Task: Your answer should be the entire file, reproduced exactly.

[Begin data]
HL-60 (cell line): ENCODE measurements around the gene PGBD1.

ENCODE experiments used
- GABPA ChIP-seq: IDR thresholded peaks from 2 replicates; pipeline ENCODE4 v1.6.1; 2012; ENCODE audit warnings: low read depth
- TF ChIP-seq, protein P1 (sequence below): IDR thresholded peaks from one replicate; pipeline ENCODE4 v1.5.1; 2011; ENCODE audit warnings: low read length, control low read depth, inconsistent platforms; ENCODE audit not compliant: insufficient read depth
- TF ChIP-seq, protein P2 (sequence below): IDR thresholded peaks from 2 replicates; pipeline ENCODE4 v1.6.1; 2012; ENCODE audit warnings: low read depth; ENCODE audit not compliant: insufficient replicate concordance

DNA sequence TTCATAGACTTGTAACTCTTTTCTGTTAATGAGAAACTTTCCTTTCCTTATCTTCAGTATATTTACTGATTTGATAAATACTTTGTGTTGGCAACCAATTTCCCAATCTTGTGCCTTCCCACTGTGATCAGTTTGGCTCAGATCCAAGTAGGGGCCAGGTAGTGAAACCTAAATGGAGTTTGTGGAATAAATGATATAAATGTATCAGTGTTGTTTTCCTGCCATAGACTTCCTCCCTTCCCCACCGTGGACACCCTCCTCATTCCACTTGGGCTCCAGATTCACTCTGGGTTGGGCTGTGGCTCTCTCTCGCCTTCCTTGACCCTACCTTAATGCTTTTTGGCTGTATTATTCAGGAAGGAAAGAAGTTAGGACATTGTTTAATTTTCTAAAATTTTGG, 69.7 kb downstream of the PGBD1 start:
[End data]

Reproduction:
HL-60 (cell line): ENCODE measurements around the gene PGBD1.

ENCODE experiments used
- GABPA ChIP-seq: IDR thresholded peaks from 2 replicates; pipeline ENCODE4 v1.6.1; 2012; ENCODE audit warnings: low read depth
- TF ChIP-seq, protein P1 (sequence below): IDR thresholded peaks from one replicate; pipeline ENCODE4 v1.5.1; 2011; ENCODE audit warnings: low read length, control low read depth, inconsistent platforms; ENCODE audit not compliant: insufficient read depth
- TF ChIP-seq, protein P2 (sequence below): IDR thresholded peaks from 2 replicates; pipeline ENCODE4 v1.6.1; 2012; ENCODE audit warnings: low read depth; ENCODE audit not compliant: insufficient replicate concordance

DNA sequence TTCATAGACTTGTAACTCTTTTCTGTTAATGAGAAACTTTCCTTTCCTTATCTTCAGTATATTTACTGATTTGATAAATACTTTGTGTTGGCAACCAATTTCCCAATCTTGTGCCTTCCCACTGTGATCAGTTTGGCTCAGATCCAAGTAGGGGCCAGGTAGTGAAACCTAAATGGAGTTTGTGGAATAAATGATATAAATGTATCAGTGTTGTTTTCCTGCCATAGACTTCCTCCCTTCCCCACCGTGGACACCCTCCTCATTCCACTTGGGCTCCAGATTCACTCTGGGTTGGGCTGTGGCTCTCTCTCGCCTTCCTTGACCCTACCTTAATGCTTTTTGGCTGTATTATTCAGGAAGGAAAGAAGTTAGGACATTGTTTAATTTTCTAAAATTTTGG, 69.7 kb downstream of the PGBD1 start: